Chesterton Tribune

How many houses is too many? Chesterton Town Council seeks to diversify growth

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By KEVIN NEVERS

Their names are redolent of the English countryside, of dewy summer mornings in the shire, of golden days in greener times: Oak Place, Rose Hill Estates, Westwood Manor, Abercrombie Woods, Golfview Estates.

They are, however, only residential subdivisions—or planned unit developments—and in the last few years the Chesterton Plan Commission has approved—or endorsed—a bunch of them. By the count of planner and now Town Council Member Mike Bannon, R-5th, something like 500 single-family units have been platted since he took his seat on the commission in 2000.

And while those subdivisions are proof, were anyone to need it, of the desirability of living in Chesterton, the cost to a municipality of serving homeowners—in terms of police and fire protection, road and sidewalk maintenance, stormwater drainage, trash collection, and park upkeep—has historically been greater than the revenues generated by those homeowners’ property taxes. Residential simply hasn’t paid its own way. Business and industrial have, though, and more, by assuming a proportionately greater share of the property-tax burden and by using a proportionately lesser share of municipal services.

How tax restructuring and court-ordered reassessment may change that balance is, at this point, anybody’s guess, but as Bannon suggested Monday night at a planning workshop convened by the council to establish a rough agenda for its next four years, the time in any case may have come in Chesterton’s history to put the brake on residential development and encourage business and light-industrial instead. “How many more residences do we welcome into the community?” he asked.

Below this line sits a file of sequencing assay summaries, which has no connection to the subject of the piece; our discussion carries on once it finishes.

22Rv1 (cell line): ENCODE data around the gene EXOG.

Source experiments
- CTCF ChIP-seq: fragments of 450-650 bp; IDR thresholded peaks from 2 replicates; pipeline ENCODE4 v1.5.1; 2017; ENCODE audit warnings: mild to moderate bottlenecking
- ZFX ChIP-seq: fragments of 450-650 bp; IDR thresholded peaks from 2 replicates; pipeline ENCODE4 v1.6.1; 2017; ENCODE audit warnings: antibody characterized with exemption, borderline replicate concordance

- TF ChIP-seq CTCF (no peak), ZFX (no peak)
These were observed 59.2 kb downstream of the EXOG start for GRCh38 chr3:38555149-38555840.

In fact, planners have very little discretion when it comes to subdivisions pure and simple. Under state statute they have no choice but to approve primary and secondary plats when developers meet certain criteria. Yet Chesterton is growing not simply in population but in acreage as well, as it pursues an ad hoc policy of friendly annexation, and here, Bannon said, the council may have an opportunity to shake up the mix. Under Town Code all parcels of land annexed by Chesterton come into the town with an R-1 zone to give planners the maximum degree of control over their use. Should developers wish to do something else with them, they must apply for re-zones or variances or otherwise develop them as PUDs.

Perhaps, as Bannon broached the idea Monday, that provision of the code should be amended to give parcels annexed by the town a different zone. Call it, he said for want of a better term, a B-1A zone: a version of the most restrictive of all business zones, the B-1 of the Downtown, without its peculiarities, such as zero setbacks. Such a zone would put the burden of proof, so to speak, on the developers who simply want to build subdivisions, would give planners a firmer handle on residential creep, and would signal the town’s interest in fostering economic development.

Bannon’s colleagues liked his suggestion, as far as it went, and they agreed with him on the need in particular to diversify the town’s tax base. Business and especially industrial development would not only create jobs, noted Member Sharon Darnell, D-4th—at a time when meaningful jobs desperately need to be created in Duneland—but would spread the property-tax burden more evenly and generate revenues sufficient to maintain the quality of life which has made Chesterton such an attractive place for the Lake- and Cook-county crowd. “We have to have these kinds of developments,” she said.